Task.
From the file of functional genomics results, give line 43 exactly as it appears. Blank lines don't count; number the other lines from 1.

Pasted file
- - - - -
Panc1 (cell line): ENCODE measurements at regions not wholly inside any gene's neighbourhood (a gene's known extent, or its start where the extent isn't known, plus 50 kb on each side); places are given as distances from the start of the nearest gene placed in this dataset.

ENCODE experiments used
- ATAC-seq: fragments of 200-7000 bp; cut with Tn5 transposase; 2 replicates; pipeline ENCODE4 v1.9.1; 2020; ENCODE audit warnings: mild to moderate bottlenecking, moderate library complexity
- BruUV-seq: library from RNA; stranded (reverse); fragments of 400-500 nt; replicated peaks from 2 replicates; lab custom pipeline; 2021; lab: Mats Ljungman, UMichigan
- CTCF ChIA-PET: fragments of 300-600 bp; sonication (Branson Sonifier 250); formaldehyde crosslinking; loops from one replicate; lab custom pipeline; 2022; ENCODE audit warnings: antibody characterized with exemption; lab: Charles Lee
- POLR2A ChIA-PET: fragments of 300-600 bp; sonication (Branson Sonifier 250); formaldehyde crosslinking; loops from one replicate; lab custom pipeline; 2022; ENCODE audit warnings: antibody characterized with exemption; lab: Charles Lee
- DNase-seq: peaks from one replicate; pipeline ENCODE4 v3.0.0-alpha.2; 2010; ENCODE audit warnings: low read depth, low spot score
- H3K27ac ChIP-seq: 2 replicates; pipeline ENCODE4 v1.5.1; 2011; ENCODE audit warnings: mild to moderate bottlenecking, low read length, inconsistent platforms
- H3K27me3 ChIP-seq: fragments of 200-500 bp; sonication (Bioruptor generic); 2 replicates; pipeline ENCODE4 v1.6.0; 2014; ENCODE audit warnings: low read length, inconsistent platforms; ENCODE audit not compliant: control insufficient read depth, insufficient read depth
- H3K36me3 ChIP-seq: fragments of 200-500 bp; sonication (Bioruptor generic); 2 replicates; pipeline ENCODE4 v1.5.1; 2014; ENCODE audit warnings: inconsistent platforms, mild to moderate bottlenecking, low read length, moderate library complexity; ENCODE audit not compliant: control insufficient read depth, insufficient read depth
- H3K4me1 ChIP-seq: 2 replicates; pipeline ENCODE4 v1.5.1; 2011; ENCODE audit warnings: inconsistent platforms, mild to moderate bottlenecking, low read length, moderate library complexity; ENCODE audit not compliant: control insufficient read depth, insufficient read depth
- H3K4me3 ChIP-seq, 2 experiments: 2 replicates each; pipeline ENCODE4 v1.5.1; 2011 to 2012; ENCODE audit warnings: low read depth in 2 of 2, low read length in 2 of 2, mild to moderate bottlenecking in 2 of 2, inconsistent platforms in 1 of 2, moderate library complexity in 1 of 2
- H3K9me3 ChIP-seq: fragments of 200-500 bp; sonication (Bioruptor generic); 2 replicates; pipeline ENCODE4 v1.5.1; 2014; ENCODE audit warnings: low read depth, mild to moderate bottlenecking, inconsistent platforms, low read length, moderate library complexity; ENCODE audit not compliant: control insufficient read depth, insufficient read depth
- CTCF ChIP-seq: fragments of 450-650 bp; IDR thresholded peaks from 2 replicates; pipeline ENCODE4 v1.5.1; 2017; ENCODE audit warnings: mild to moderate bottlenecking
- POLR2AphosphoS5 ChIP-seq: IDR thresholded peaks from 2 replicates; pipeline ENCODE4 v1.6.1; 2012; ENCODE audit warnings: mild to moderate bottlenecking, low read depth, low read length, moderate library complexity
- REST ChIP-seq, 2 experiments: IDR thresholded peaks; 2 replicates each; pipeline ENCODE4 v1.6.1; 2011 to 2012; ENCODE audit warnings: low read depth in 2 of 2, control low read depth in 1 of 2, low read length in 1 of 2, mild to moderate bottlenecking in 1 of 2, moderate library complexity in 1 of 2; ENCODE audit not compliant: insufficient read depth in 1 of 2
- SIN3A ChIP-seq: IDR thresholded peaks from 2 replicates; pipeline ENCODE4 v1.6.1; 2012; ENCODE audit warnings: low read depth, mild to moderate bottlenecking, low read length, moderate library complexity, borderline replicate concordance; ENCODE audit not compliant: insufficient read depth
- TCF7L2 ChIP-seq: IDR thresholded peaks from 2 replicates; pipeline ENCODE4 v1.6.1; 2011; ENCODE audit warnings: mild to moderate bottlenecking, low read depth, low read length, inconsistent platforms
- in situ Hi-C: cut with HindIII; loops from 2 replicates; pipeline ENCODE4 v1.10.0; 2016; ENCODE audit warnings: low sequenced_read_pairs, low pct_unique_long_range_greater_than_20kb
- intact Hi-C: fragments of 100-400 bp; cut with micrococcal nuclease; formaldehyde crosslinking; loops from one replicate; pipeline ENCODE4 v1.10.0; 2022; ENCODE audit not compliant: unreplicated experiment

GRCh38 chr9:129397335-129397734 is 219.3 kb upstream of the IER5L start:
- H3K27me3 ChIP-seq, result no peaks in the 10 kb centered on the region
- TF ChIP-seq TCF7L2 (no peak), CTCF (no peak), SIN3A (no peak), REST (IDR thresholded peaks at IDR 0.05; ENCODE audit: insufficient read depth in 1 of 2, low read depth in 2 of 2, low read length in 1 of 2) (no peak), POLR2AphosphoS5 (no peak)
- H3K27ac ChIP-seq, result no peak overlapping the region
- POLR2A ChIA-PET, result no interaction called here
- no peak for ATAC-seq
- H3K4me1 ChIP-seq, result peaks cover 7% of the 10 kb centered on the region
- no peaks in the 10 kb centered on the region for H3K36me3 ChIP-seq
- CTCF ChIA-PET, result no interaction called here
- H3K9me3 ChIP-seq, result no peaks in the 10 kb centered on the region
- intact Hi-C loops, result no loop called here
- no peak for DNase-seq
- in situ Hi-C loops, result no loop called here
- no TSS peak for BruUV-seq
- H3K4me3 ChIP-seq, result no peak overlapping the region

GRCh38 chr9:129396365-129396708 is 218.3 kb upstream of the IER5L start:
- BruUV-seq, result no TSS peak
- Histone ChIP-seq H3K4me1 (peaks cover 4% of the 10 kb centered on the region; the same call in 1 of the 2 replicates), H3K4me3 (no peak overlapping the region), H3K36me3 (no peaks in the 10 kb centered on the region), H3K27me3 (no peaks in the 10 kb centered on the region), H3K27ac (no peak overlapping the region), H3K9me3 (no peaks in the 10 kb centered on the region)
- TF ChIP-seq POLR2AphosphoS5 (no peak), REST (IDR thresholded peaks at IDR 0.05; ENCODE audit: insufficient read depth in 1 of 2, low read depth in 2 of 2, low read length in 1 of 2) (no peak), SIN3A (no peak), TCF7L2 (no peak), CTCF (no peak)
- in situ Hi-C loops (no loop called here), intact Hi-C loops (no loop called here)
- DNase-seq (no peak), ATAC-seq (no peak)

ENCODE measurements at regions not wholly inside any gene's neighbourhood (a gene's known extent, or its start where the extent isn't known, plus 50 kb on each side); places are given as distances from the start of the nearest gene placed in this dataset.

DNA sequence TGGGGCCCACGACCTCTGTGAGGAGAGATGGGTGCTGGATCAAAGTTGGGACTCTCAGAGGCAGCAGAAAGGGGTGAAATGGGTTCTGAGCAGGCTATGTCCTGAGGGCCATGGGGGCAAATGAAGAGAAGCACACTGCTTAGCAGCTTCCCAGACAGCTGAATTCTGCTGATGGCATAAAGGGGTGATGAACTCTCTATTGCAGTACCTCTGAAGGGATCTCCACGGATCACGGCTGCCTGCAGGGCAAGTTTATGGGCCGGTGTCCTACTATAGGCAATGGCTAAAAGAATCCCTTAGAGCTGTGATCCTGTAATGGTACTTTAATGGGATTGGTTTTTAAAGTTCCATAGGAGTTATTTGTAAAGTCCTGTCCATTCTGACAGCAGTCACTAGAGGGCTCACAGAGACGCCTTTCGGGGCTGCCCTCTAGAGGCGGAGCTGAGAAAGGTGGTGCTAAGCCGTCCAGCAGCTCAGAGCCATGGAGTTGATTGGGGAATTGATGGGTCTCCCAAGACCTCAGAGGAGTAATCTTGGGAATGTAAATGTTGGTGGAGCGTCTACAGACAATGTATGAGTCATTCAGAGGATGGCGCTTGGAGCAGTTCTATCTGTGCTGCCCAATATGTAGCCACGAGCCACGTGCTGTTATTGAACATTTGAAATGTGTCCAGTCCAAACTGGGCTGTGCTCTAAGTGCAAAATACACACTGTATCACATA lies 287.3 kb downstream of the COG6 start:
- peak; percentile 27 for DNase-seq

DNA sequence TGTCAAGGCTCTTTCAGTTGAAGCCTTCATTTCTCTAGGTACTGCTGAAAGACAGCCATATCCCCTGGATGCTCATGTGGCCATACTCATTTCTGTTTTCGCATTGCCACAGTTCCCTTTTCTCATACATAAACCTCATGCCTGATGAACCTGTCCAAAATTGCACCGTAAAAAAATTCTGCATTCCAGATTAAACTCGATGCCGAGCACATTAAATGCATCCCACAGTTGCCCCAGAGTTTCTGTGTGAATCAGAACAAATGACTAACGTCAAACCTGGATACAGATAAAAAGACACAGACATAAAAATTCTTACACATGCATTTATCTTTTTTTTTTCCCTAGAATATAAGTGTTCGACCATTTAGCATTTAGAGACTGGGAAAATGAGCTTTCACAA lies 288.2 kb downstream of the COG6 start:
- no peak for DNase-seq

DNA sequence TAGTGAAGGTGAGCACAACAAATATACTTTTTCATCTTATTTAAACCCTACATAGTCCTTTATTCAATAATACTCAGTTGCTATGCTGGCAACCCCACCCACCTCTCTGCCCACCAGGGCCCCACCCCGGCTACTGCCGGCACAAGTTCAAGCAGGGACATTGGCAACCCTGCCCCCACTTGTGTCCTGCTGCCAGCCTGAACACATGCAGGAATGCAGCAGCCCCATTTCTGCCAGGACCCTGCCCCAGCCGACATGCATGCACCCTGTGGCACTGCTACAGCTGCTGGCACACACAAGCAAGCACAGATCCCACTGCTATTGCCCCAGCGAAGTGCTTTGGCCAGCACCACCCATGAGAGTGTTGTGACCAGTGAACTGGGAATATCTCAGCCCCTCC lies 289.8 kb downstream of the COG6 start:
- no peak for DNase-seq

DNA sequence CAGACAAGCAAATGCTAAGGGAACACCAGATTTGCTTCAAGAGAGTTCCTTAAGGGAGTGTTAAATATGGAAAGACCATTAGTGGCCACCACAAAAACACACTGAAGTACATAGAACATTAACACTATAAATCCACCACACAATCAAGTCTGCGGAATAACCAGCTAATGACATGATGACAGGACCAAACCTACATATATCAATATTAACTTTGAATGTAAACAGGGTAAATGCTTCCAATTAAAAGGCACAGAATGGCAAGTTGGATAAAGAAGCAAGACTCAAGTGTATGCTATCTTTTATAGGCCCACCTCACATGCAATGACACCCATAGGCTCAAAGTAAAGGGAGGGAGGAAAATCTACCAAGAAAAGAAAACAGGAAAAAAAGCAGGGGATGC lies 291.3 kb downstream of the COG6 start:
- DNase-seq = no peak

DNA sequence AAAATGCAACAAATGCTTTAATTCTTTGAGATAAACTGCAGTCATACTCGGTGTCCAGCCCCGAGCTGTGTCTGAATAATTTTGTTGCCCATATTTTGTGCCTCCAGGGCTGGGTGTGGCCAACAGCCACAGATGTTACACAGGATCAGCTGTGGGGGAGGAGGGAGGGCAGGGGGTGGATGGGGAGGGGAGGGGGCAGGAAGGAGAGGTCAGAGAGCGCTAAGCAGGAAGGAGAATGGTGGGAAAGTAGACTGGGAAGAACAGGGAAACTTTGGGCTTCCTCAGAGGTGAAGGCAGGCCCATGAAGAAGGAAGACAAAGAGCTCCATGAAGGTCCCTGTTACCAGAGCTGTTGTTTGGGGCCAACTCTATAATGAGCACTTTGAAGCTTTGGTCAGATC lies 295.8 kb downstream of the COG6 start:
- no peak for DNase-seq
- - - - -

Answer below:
DNA sequence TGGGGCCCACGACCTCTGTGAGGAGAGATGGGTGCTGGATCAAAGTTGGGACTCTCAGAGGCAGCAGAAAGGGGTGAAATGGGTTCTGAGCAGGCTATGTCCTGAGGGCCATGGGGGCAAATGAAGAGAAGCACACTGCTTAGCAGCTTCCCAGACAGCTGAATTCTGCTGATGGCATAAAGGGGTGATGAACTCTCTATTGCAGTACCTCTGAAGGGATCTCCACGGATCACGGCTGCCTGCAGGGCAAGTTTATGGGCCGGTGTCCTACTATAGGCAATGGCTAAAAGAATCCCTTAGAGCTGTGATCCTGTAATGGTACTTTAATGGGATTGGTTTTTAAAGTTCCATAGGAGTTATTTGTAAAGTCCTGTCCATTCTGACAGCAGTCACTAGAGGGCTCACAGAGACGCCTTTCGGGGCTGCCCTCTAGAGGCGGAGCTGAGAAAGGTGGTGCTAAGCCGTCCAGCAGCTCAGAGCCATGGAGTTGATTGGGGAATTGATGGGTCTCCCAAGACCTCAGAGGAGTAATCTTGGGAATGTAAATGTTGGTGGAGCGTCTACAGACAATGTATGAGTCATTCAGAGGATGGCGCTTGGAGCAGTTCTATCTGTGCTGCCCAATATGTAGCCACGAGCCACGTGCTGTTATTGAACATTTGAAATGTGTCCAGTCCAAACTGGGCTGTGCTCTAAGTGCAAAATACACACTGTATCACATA lies 287.3 kb downstream of the COG6 start: